General election 2019: Lib Dems pledge £100bn climate fund over five years
A Liberal Democrat government would spend £100bn tackling the effects of climate change and protecting the environment, the party's deputy leader has announced.
Sir Ed Davey said the five-year investment would "jump-start" efforts to combat the "climate emergency".
The pledge would be funded through borrowing and tax changes, to be set out in detail in the party's manifesto.
The Conservatives and Labour both have targets to reduce carbon emissions.
Sir Ed, who served as secretary of state for energy and climate change in the coalition government, said his party would "decarbonise capitalism" if elected.
He said a Lib Dem administration would be a "government of business" by stopping Brexit, increasing investment in infrastructure, and promoting new green jobs.
Speaking in Leeds, he also pledged his party would build a new tram or metro system in the West Yorkshire city.
Sir Ed, who is also the party's finance spokesman, said the climate investment would include a new £10bn "renewable power fund" to leverage more than £100bn of extra private climate investment.
"This will fast track deployment of clean energy, to make Britain not just the world leader in offshore wind, but also the global number one in tidal power too.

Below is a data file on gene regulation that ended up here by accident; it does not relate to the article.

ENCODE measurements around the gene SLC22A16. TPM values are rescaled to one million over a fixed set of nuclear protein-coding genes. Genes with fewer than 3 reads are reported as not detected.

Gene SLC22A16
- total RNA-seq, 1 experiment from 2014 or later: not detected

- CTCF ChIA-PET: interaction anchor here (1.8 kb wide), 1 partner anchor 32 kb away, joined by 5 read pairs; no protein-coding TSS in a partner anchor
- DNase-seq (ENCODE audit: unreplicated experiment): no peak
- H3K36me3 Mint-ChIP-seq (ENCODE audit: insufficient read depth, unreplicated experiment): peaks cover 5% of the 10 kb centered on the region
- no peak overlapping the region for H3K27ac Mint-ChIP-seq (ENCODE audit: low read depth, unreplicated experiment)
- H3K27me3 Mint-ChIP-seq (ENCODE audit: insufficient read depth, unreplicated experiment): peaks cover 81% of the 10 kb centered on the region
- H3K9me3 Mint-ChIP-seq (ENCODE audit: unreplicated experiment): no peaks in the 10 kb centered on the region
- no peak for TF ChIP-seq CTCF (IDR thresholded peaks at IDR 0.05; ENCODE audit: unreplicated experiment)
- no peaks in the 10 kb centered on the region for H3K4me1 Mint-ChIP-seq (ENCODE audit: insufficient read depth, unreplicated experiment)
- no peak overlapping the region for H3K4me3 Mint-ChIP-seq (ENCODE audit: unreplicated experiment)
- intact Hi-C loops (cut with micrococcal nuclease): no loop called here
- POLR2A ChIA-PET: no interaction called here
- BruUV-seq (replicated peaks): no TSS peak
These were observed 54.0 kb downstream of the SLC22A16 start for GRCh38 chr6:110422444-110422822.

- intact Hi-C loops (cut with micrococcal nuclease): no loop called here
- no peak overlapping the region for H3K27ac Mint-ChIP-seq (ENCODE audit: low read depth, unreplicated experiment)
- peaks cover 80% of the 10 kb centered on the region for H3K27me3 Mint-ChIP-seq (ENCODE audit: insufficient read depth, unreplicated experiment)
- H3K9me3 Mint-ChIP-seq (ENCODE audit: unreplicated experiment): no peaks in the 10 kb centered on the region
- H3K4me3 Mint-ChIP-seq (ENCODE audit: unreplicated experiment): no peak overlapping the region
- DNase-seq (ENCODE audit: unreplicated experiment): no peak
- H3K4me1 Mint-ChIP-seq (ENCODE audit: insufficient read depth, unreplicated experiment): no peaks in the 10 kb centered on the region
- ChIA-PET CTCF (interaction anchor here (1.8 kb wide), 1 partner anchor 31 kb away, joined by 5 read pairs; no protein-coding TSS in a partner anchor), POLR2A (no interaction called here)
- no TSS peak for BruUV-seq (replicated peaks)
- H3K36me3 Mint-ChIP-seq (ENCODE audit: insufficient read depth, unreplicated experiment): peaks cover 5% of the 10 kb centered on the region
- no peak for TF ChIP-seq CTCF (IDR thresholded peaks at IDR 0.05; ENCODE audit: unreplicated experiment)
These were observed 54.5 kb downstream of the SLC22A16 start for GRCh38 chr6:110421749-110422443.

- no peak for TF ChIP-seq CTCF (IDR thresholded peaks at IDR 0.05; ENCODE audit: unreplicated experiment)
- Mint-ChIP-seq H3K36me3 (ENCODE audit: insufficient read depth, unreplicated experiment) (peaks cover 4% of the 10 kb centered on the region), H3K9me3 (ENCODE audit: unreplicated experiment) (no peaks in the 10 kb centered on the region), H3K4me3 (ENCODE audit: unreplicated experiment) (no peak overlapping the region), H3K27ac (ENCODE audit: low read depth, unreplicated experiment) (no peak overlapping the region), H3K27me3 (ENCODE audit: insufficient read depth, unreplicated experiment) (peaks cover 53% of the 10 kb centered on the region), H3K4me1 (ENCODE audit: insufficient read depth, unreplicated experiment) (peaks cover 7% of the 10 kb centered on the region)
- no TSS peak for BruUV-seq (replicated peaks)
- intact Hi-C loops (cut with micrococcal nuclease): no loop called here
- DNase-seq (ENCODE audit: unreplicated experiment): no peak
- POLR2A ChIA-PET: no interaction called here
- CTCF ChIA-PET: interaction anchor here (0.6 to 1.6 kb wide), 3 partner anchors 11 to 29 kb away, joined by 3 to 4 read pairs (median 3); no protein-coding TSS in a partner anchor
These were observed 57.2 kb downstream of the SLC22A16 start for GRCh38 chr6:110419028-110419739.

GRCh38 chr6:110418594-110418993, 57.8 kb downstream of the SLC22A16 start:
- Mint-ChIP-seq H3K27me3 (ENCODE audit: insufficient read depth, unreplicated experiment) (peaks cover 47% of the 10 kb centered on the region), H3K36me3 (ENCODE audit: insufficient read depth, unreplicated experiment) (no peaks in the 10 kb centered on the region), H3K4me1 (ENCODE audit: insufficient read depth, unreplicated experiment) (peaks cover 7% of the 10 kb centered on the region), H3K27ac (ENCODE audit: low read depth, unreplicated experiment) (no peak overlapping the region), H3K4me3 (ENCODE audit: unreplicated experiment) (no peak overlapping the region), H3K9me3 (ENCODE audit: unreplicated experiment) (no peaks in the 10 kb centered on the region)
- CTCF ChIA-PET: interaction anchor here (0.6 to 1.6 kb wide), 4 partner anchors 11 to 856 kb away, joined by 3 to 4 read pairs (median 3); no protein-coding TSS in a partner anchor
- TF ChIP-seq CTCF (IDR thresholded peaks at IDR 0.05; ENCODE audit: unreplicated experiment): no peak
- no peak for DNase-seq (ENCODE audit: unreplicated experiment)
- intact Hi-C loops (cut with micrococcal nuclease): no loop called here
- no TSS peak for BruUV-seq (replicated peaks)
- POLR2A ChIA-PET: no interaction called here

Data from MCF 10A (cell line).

"And we will invest £15bn more to make every building in the country greener, with an emergency ten-year programme to save energy, end fuel poverty and cut heating bills."
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The party said the policy would be funded through £85bn of borrowing and £15bn raised through tax changes, which will be detailed in its manifesto.
Sir Ed also attacked the "fantasy economics" of Prime Minister Boris Johnson and Labour leader Jeremy Corbyn, claiming that the spending plans unveiled by the two parties represent a "debate between fantasies".
"Fantasies born of nostalgia for a British Imperial past. Competing with fantasies from a failed 1970s ideology."
He said his party would not do any kind of deal with Mr Johnson or Mr Corbyn if no party wins a majority on 12 December.
But he said they would vote "issue by issue" with a minority Conservative or Labour government, in an effort to make them more "moderate".
"What we will not do is have a coalition or have a supply and confidence relationship, because we think these parties have become too extreme," he said.
He also repeated his claim that stopping Brexit would deliver a £50bn "Remain bonus" for public services, due to better economic growth.
BBC Reality Check correspondent Chris Morris said the vast majority of forecasts do expect the economy would be bigger if the UK were to stay in the EU.
But he added the size of that "bonus" cannot be predicted with any certainty, and £50bn was not a hugely significant amount in terms of overall government expenditure.
The Lib Dem climate pledge follows the Green Party's promise to appoint a "carbon chancellor" to allocate £100bn per year towards climate change.
Labour, the Lib Dems, the Scottish National Party and the Green Party have called for a live TV debate on climate change before the 12 December election.